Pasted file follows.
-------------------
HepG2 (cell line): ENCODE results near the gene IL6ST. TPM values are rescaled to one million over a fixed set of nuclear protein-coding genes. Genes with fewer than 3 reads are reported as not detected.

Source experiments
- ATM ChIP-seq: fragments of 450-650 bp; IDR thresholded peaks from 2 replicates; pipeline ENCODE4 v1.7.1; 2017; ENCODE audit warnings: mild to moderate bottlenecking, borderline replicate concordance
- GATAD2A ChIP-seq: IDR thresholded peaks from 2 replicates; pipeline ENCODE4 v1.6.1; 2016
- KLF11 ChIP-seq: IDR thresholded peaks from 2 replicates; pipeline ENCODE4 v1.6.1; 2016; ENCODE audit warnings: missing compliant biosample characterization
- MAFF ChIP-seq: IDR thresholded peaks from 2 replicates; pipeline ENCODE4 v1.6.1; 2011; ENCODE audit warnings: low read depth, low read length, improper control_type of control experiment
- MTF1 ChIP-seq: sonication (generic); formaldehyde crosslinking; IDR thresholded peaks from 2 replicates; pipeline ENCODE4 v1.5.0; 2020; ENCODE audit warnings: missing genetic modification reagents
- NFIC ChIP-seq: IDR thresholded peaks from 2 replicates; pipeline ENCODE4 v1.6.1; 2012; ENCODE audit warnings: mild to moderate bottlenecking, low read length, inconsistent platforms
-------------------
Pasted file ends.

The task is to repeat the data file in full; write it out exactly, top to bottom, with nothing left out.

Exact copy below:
HepG2 (cell line): ENCODE results near the gene IL6ST. TPM values are rescaled to one million over a fixed set of nuclear protein-coding genes. Genes with fewer than 3 reads are reported as not detected.

Source experiments
- ATM ChIP-seq: fragments of 450-650 bp; IDR thresholded peaks from 2 replicates; pipeline ENCODE4 v1.7.1; 2017; ENCODE audit warnings: mild to moderate bottlenecking, borderline replicate concordance
- GATAD2A ChIP-seq: IDR thresholded peaks from 2 replicates; pipeline ENCODE4 v1.6.1; 2016
- KLF11 ChIP-seq: IDR thresholded peaks from 2 replicates; pipeline ENCODE4 v1.6.1; 2016; ENCODE audit warnings: missing compliant biosample characterization
- MAFF ChIP-seq: IDR thresholded peaks from 2 replicates; pipeline ENCODE4 v1.6.1; 2011; ENCODE audit warnings: low read depth, low read length, improper control_type of control experiment
- MTF1 ChIP-seq: sonication (generic); formaldehyde crosslinking; IDR thresholded peaks from 2 replicates; pipeline ENCODE4 v1.5.0; 2020; ENCODE audit warnings: missing genetic modification reagents
- NFIC ChIP-seq: IDR thresholded peaks from 2 replicates; pipeline ENCODE4 v1.6.1; 2012; ENCODE audit warnings: mild to moderate bottlenecking, low read length, inconsistent platforms